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A night with the `Prince of Romance'
22/6/2005 8:52

Michelle Qiao/Shanghai Daily news

He's not getting any younger and neither are his Chinese fans but Richard Clayderman enjoyed another huge success in Shanghai last Friday night as he continues on his 13th tour of China, writes Michelle Qiao.

Piano teacher Zhu Hong last week bought an 880-yuan (US$106) VIP ticket to ensure he had a good seat at a concert given by his idol, Richard Clayderman, the man whose music years ago inspired Zhu to learn the piano.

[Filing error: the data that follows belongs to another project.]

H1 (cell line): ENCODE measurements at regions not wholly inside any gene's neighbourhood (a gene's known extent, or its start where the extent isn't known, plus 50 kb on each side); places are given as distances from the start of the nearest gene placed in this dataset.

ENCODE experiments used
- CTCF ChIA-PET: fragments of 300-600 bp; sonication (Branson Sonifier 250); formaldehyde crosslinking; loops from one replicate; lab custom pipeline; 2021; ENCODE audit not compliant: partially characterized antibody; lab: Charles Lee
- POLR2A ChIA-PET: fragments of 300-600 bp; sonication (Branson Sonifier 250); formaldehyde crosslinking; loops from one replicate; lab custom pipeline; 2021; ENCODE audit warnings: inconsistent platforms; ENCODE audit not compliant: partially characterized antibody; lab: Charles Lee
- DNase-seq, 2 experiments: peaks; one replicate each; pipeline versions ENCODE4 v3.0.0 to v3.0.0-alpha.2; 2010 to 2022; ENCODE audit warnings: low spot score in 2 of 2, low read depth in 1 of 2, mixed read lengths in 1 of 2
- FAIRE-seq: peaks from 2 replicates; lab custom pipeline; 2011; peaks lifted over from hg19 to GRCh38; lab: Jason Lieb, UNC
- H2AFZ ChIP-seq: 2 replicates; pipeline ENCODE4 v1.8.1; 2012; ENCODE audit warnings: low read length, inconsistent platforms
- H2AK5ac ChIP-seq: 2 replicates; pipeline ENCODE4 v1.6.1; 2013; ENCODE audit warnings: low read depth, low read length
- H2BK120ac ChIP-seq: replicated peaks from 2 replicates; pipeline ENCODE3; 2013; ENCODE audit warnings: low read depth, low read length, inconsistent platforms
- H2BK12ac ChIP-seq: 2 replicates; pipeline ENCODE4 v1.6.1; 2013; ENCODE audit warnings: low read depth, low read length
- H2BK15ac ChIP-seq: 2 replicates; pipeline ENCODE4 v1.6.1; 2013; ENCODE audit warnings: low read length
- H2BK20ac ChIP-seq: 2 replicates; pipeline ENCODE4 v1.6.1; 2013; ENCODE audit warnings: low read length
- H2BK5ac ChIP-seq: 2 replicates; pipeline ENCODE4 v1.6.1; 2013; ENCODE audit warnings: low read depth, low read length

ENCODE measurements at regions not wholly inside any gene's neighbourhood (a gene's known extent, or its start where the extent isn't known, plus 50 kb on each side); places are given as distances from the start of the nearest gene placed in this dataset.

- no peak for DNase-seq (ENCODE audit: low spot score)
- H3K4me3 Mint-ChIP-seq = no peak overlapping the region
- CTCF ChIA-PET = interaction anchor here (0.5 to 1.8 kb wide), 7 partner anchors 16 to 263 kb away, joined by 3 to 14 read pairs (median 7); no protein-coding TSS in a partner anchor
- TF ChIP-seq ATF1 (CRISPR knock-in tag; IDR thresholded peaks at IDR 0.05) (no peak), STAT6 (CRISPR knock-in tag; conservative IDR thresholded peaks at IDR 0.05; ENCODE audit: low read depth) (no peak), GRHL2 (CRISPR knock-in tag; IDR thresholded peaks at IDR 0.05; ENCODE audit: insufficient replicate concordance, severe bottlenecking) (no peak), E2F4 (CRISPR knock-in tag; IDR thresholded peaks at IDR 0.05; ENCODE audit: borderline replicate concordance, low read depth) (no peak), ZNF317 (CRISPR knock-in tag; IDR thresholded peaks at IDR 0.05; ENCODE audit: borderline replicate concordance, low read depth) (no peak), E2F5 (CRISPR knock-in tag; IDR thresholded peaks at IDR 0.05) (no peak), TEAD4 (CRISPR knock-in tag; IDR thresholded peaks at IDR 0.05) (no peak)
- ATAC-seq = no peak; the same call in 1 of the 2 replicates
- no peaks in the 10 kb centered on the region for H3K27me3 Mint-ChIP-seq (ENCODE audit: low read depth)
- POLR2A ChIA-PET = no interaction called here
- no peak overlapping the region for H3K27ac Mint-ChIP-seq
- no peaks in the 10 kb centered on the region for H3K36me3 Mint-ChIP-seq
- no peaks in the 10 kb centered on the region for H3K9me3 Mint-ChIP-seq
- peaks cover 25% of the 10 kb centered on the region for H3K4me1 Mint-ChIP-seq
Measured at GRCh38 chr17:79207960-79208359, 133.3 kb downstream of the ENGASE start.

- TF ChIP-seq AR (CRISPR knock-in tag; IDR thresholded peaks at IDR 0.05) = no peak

Although his trademark fair hair is thinning and wrinkles are appearing on his handsome face, the 50-something French pianist was still greeted with thunderous applause when he walked onto the stage at the Shanghai Oriental Arts Center last Friday. And there wasn't an empty seat in the house. However, the concert was a little bit disappointing. Clayderman's piano playing was hard to hear over the too-loud recorded electronic music accompaniment. And the addition to the program of a traditional Chinese string band made up of five fashionable beauties may have been a bad idea. Also, many of the pieces he performed that he'd played a decade ago, like ``A Comme Amour,'' sounded tired and outdated. But the audience, mostly in their 30s and 40s, appeared to enjoy the familiar melodies that flowed from the fingers of the gracefully aging star. When he played the Chinese piece ``Butterfly Lovers'' (known in Chinese as ``Liang Shanbo and Zhu Yingtai''), the entire audience clapped in time with the beat. A highlight of the night came later when the audience could not help singing the Chinese song, ``A Big River,'' to Clayderman's playing. That the audience found the concert totally entertaining is beyond doubt. ``My mother bought a Clayderman LP `Lyphard Melody' overseas in 1977 and I was rapt immediately,'' says 35-year-old Zhu, who is now a piano teacher at the Youth Center of Putuo District. ``His easy-to-listen-to music awoke my interest in learning to play the piano. Now I can play 300 of Clayderman's pieces. I have 12 students at present and they all like playing his music,'' he says. Zhu has collected 12 photo albums, 37 volumes of sheet music, 90 CDs and more than 10 LPs, LDs and DVDs of Richard Clayderman. He has even tried to arrange eight piano pieces taken from Chinese folk songs and movie music into Clayderman's style of presentation. Zhu is one of Clayderman's millions of Chinese fans who grew up listening to his romantic, schmaltzy music. ``His music belonged to that time, around 1986 when there was neither good light music nor pop music for Chinese young people,'' says Zhu. ``Clayderman's music filled in the blanks in the music scene at that time.'' And Clayderman knows all about his popularity in China -- after all, this is his 13th Chinese concert tour. Chinese fans have been buying his recordings for some 20 years and they would certainly agree with Nancy Reagan, widow of the US President Ronald Reagan, when she gave him the nickname the ``Prince of Romance'' in the 1980s. His first Chinese concert in Beijing in 1992 was such a hit that his sheet music and recordings became best-sellers almost overnight. Euphoria about his piano playing could be heard everywhere in the country. Over the past 13 years he has given more than 60 concerts in about 40 Chinese cities. His face and his melodies have become old friends to millions of Chinese. In recent years he has adapted many Chinese classics, pop and folk songs to win the hearts of his Chinese fans. In the Shanghai concert last Friday, he played a piece entitled ``Red Sun,'' a very popular song in China in the 1960s and 1970s. ``Clayderman is the first pianist that I ever heard,'' says Li Yanhuan, a local music critic. ``I still remember the blue cover on his first Chinese tape `Give a Little Time to Your Love.' Although classic music circles have always questioned his piano skills, they cannot deny the huge influence he has in China. ``Many musician friends of mine first started to play the piano after hearing his music. He is so famous that some of my friends who never listen to music still know his name.'' With more than 267 gold and 70 platinum discs to his credit, Clayderman has the reputation of being ``a popular pianist'' and ``a mediocre pianist'' at the same time. Chinese piano master Liu Shikun has called Clayderman as ``Piano Andy Lau'' -- Andy Lau is a Hong Kong pop star. ``His piano skill is only mediocre and what he has done has made no contributions to the development of the art of the piano,'' Liu had said at an earlier interview. ``The life of pop music is short because pop always requires a fresh feeling. But classical Western music is a life-long study. ``It's most likely that in 50 years time, nobody will know who Richard Clayderman was. But people will still know who Beethoven was in 500 years time. But I admit Clayderman's music sounds better than Beethoven as background music in hotels.'' Clayderman says both classic and pop music are for there to be appreciated. ``However, people have to live under various pressures in modern society and they need a relaxing, soothing atmosphere,'' he says. ``My romantic, relaxing music style meets this demand.'' Tian Jinghua, a piano master from Nanjing Normal University, bought some of Clayderman's sheet music to play. ``His piano melody is easy to remember and the chords go well with the melody,'' she says. ``But I got bored soon. There's not much to study about his music.'' If you type ``Li Cha De'' (``Richard'' in Chinese) on Chinese leading search engines, most stories coming back will be about ``pianist Richard Clayderman.'' He is the most famous ``Richard'' in China. On Chinese music BBS most notes say they love Clayderman's music. They love to enjoy his playing when they are relaxing or taking a bath or when they cannot sleep or when they sleep very late. Clayderman's best-known pieces are frequently mentioned in Chinese romance novels. A Chinese high school teacher even tried to broadcast his ``Give a Little Time to Your Love (Beethoven's Symphony No. 5)'' so her students could better understand Russian writer Maxim Gorki's prose poem ``Stormy Petrel.'' On his next visit to China, fans can expect another night of nostalgia. In the seats his middle-aged Chinese fans will lose themselves in the syrupy sounds that moved their young hearts. Memories are beautiful but sometimes memories are better than meeting again.